Uber launches self-driving cabs in San Francisco, California DMV claims it's illegal

Uber launches self-driving cabs in San Francisco, California DMV claims it's illegal
Self-driving cars are quite hot topic lately. And as one of the top ride-hailing services out there, Uber also wants to ride the hype train of autonomous vehicles. Just yesterday the company announced and launched its first self-driving cab tests.

Uber said that users will be matched with a self-driving car if one is available, but ones that don't trust the tech, or the driver sitting behind the wheel, so he can take over if needed, can reject the self-driving car and request a regular one.

However, the California DMV doesn't seem to agree with Uber. It appears that the company failed to acquire a permit, which makes this campaign illegal, according to the state.

“It is illegal for the company to operate its self-driving vehicles on public roads until it receives an autonomous vehicle testing permit,” the DMV wrote in a letter to Uber yesterday. “Any action by Uber to continue the operation of vehicles equipped with autonomous technology on public streets in California must cease.”

Brian Soublet, the DMV's chief legal counsel, held a conference call with reporters after Uber's announcement of self-driving cabs. According to him, the DMV has warned Uber a month ago that it needs a permit for its operation, and did so again the day before the official launch of the self-driving Volvos. Uber did nothing to acquire such a permit, though.

And just like with any other legal controversy Uber's created, the company claims that it's in the right. According to Anthony Levandowski, vice president of self-driving technology at Uber, there is a “debate over whether or not” the company needs a permit. “We have looked at this issue carefully and we don't believe we do,” Levandowski continued.

We wouldn't call it a debate, considering the DMV has repeatedly told Uber it needs a permit. We think the correct term here would be “law”. Uber doesn't seem to be fazed by the DMV's warnings, though, as the self-driving Volvo SUVs are still on the streets.

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via CNET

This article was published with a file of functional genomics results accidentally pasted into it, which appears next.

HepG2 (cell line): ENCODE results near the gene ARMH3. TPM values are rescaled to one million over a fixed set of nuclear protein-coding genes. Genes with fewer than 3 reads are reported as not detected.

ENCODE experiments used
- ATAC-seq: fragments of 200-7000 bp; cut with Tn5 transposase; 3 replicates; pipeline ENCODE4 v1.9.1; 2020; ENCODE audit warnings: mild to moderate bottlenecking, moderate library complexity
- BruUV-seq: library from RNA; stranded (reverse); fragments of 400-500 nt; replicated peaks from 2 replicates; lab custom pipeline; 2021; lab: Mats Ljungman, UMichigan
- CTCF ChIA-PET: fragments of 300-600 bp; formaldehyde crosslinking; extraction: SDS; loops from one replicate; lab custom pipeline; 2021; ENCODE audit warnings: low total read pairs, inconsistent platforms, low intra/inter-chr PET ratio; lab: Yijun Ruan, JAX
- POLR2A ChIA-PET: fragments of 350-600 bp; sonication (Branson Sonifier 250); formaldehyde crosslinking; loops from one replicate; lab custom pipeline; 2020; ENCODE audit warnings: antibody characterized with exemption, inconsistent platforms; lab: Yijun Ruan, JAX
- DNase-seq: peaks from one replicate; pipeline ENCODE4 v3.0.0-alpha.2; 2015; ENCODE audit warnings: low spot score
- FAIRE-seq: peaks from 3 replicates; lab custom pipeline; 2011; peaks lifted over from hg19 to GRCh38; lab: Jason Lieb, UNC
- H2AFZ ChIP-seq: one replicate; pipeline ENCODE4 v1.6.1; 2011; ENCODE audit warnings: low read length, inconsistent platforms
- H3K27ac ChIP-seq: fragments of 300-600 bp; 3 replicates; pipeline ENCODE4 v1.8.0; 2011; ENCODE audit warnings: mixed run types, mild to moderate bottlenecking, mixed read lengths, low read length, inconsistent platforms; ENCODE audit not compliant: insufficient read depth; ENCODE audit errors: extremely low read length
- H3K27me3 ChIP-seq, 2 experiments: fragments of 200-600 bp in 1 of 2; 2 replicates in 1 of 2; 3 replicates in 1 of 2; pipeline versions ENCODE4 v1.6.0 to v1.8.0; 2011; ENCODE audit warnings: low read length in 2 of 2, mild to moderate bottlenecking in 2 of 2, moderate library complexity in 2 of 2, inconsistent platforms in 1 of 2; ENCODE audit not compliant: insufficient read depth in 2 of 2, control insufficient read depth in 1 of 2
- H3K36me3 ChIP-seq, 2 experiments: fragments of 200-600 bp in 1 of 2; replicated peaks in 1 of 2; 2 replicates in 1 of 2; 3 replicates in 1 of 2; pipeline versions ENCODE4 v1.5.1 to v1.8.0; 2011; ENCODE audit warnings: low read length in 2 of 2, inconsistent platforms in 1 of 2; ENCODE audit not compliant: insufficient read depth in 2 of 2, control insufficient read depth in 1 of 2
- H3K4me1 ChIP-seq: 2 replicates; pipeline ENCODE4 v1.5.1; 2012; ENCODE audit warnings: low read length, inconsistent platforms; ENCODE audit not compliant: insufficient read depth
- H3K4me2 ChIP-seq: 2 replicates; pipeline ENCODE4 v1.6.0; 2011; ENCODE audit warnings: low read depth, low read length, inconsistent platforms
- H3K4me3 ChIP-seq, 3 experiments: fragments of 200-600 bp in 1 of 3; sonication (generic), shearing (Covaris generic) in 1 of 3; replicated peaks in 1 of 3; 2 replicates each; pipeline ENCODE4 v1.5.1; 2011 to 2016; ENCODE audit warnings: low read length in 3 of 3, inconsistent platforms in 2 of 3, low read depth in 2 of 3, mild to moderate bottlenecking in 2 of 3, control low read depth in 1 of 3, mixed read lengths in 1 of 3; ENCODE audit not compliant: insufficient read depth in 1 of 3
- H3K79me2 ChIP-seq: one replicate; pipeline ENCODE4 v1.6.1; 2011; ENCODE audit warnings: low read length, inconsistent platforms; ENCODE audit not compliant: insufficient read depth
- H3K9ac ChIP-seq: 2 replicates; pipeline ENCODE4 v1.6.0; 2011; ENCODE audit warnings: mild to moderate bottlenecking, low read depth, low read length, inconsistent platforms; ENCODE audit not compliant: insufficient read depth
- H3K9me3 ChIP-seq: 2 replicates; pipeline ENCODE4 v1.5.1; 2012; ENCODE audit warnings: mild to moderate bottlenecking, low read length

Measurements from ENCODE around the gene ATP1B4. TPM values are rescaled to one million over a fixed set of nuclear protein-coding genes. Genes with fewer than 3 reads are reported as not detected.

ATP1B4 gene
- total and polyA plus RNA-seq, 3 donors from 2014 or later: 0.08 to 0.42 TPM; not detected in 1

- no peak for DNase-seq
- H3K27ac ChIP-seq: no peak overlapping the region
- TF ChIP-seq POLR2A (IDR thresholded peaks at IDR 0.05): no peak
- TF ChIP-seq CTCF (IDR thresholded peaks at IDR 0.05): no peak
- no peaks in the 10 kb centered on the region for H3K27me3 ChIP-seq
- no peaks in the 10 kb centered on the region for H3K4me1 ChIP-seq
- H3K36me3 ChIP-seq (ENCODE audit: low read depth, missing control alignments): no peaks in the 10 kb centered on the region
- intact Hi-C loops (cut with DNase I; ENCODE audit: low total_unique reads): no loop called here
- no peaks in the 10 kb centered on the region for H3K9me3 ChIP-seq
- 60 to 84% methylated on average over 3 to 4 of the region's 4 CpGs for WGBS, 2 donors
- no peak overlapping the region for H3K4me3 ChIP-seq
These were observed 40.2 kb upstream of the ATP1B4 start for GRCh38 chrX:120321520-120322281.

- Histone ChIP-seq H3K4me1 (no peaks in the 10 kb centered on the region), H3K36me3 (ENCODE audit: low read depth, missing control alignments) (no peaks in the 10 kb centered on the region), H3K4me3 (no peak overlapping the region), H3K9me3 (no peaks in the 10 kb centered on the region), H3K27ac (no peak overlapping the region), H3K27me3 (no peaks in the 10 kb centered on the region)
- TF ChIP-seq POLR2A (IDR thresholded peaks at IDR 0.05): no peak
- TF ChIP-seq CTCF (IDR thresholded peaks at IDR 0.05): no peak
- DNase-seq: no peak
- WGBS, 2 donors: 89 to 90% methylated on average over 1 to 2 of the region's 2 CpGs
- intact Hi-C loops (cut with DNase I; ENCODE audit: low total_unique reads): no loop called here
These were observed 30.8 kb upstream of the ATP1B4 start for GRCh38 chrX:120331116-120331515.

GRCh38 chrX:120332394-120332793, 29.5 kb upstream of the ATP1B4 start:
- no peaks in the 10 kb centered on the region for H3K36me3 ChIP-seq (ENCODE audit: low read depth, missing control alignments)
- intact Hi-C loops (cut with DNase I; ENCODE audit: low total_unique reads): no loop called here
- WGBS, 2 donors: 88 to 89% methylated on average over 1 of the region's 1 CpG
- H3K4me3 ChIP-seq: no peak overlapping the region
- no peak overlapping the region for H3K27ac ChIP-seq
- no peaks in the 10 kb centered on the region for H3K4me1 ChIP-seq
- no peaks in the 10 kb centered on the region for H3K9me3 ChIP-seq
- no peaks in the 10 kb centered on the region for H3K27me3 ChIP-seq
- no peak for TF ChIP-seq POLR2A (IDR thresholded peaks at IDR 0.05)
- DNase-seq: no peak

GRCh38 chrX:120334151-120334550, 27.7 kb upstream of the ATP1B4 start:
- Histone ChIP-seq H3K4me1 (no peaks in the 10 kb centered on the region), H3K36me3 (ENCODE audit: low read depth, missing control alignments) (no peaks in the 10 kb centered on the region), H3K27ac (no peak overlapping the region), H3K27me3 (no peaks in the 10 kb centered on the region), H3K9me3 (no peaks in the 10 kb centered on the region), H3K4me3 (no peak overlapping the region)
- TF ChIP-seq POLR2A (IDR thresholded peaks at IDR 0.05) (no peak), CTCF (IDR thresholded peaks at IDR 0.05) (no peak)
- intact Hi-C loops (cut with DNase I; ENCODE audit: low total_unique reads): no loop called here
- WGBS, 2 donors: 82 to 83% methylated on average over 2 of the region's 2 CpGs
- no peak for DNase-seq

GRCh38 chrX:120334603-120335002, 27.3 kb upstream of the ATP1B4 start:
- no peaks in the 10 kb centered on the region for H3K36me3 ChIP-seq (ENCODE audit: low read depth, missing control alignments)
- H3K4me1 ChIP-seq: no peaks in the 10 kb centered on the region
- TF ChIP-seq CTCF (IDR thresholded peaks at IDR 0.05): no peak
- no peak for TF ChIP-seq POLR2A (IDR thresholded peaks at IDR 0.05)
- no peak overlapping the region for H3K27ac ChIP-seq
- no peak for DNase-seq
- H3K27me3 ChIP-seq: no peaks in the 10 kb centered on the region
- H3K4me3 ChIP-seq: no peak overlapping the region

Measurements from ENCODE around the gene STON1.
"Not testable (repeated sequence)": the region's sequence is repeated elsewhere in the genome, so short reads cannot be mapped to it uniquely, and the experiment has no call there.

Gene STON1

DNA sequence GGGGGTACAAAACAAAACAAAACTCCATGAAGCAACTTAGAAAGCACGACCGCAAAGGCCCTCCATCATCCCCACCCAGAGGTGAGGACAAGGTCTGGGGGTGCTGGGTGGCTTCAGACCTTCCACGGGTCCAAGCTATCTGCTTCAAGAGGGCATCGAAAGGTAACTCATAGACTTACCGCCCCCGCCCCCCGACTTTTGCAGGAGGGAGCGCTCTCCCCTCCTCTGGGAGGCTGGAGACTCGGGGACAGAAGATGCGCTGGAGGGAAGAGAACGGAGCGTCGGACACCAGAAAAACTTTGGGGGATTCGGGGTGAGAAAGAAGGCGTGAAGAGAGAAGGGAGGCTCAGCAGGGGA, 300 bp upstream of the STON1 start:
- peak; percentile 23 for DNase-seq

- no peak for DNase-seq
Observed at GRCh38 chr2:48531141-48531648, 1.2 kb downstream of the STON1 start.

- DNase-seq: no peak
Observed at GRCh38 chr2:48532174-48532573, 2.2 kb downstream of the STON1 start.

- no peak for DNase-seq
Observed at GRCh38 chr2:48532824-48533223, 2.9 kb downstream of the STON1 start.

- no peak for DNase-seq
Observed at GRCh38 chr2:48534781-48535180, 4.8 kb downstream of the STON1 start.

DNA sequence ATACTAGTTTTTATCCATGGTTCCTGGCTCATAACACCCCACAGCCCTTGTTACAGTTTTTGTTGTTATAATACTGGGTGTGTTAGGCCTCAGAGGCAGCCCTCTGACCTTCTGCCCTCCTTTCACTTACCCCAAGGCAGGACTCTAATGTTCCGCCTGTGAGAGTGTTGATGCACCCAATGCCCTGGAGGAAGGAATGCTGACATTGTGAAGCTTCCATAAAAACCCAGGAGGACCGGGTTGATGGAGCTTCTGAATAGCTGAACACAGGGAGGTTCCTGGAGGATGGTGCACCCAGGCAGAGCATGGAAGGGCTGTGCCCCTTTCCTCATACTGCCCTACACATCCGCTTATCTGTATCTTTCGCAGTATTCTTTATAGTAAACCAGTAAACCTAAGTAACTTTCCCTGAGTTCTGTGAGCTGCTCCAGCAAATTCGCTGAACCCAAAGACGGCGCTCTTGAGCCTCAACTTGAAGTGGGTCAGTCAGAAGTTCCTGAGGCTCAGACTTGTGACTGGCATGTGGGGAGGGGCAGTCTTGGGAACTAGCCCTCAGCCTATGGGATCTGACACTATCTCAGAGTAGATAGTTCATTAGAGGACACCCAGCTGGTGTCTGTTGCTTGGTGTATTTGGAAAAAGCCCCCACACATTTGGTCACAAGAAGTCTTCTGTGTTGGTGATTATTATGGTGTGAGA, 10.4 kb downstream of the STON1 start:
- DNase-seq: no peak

1. NarutoKage14

Posts: 1346; Member since: Aug 31, 2016

Ah Uber, you believe you don't need any permits or need to follow any industry regulations.

2. gersont1000

Posts: 473; Member since: Mar 13, 2012

Drones to replace delivery men. Self checkout machines or automatic Amazon store checkout instead of staffed supermarkets. EZPass instead of toll booth workers. Advanced robots instead of nurses and soon many other professions. Autonomous cars instead of cabs with taxis. In a decade or two the world will be even sadder as the poor will grow poorer, the middle class will become poor, and the billionaire owners of huge conglomerate companies will have even more money that they can't even decide how they can spend it. Yes many will say that you "have to accept progress with technology", but while this may seem like progress in terms of what tech can do, it is putting society back even more.

3. jsobotka

Posts: 54; Member since: Aug 21, 2009

It won't be as bad as you make it out to be. A similar thing happened with the industrial revolution, but the job market adjusted accordingly. Educational institutions just need to adjust to provide training for higher-level jobs. Don't get me wrong... this will be a painful transition, but just like in the past, people will end up with more narrow-focused higher-level expertise, as simpler jobs that don't require much skill or training get taken over by robots.

4. rnagic

Posts: 215; Member since: Jul 13, 2014

I am going through a relatable situation. It's almost as though I am in career purgatory. One major aspect you failed to consider is the improvement on overall quality of life. A life spent in a toll booth or a cab is an absolute waste. This may trigger a cascade of improvements that ultimately result in a much more rewarding life.

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